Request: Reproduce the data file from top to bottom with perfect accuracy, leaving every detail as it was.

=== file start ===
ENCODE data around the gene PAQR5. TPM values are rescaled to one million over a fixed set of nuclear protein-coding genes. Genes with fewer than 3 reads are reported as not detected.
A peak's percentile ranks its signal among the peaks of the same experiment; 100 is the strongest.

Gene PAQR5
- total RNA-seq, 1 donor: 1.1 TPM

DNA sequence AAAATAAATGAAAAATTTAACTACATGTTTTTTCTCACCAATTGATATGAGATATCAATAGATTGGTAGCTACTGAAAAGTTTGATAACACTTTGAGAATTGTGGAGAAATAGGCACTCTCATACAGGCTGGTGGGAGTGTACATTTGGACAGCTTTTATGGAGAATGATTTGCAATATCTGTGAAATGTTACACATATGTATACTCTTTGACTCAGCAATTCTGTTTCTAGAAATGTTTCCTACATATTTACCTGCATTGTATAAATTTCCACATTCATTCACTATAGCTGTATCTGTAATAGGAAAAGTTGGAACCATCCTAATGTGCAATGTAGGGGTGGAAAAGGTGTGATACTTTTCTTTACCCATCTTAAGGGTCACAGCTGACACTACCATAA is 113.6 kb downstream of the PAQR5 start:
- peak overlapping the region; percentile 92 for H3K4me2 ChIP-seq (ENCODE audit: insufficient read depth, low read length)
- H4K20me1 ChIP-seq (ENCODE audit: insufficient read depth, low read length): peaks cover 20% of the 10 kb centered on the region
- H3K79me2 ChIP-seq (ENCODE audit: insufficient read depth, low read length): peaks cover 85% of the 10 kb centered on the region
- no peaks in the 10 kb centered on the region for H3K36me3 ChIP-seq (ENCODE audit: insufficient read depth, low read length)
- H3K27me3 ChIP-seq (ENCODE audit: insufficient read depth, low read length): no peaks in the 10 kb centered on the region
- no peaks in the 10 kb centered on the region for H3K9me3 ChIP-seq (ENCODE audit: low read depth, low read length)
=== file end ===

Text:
ENCODE data around the gene PAQR5. TPM values are rescaled to one million over a fixed set of nuclear protein-coding genes. Genes with fewer than 3 reads are reported as not detected.
A peak's percentile ranks its signal among the peaks of the same experiment; 100 is the strongest.

Gene PAQR5
- total RNA-seq, 1 donor: 1.1 TPM

DNA sequence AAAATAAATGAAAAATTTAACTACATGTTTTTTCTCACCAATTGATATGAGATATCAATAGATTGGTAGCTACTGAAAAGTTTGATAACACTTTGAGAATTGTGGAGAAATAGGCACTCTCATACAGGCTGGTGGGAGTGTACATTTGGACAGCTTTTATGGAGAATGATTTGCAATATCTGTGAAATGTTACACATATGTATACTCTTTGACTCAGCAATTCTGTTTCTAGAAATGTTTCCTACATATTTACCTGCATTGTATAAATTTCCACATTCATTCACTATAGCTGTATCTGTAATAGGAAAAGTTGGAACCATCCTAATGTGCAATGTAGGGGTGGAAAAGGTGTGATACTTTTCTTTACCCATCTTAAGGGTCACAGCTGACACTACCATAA is 113.6 kb downstream of the PAQR5 start:
- peak overlapping the region; percentile 92 for H3K4me2 ChIP-seq (ENCODE audit: insufficient read depth, low read length)
- H4K20me1 ChIP-seq (ENCODE audit: insufficient read depth, low read length): peaks cover 20% of the 10 kb centered on the region
- H3K79me2 ChIP-seq (ENCODE audit: insufficient read depth, low read length): peaks cover 85% of the 10 kb centered on the region
- no peaks in the 10 kb centered on the region for H3K36me3 ChIP-seq (ENCODE audit: insufficient read depth, low read length)
- H3K27me3 ChIP-seq (ENCODE audit: insufficient read depth, low read length): no peaks in the 10 kb centered on the region
- no peaks in the 10 kb centered on the region for H3K9me3 ChIP-seq (ENCODE audit: low read depth, low read length)